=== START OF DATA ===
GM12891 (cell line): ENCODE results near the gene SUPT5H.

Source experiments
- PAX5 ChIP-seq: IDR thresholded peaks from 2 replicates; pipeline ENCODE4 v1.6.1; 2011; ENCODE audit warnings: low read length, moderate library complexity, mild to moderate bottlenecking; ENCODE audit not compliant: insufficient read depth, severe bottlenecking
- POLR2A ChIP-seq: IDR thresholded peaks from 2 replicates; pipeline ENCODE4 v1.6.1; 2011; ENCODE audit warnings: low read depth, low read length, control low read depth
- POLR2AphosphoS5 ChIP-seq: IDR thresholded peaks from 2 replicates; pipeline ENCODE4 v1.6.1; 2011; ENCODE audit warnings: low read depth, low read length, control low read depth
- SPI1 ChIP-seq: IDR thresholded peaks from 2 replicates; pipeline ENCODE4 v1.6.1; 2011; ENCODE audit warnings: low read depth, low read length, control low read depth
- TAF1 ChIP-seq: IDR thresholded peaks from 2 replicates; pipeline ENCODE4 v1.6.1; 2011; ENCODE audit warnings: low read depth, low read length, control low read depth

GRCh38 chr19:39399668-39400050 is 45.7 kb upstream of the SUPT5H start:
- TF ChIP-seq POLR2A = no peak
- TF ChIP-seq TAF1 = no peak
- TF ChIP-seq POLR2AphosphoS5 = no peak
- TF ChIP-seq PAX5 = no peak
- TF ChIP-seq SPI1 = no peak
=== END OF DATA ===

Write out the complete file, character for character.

GM12891 (cell line): ENCODE results near the gene SUPT5H.

Source experiments
- PAX5 ChIP-seq: IDR thresholded peaks from 2 replicates; pipeline ENCODE4 v1.6.1; 2011; ENCODE audit warnings: low read length, moderate library complexity, mild to moderate bottlenecking; ENCODE audit not compliant: insufficient read depth, severe bottlenecking
- POLR2A ChIP-seq: IDR thresholded peaks from 2 replicates; pipeline ENCODE4 v1.6.1; 2011; ENCODE audit warnings: low read depth, low read length, control low read depth
- POLR2AphosphoS5 ChIP-seq: IDR thresholded peaks from 2 replicates; pipeline ENCODE4 v1.6.1; 2011; ENCODE audit warnings: low read depth, low read length, control low read depth
- SPI1 ChIP-seq: IDR thresholded peaks from 2 replicates; pipeline ENCODE4 v1.6.1; 2011; ENCODE audit warnings: low read depth, low read length, control low read depth
- TAF1 ChIP-seq: IDR thresholded peaks from 2 replicates; pipeline ENCODE4 v1.6.1; 2011; ENCODE audit warnings: low read depth, low read length, control low read depth

GRCh38 chr19:39399668-39400050 is 45.7 kb upstream of the SUPT5H start:
- TF ChIP-seq POLR2A = no peak
- TF ChIP-seq TAF1 = no peak
- TF ChIP-seq POLR2AphosphoS5 = no peak
- TF ChIP-seq PAX5 = no peak
- TF ChIP-seq SPI1 = no peak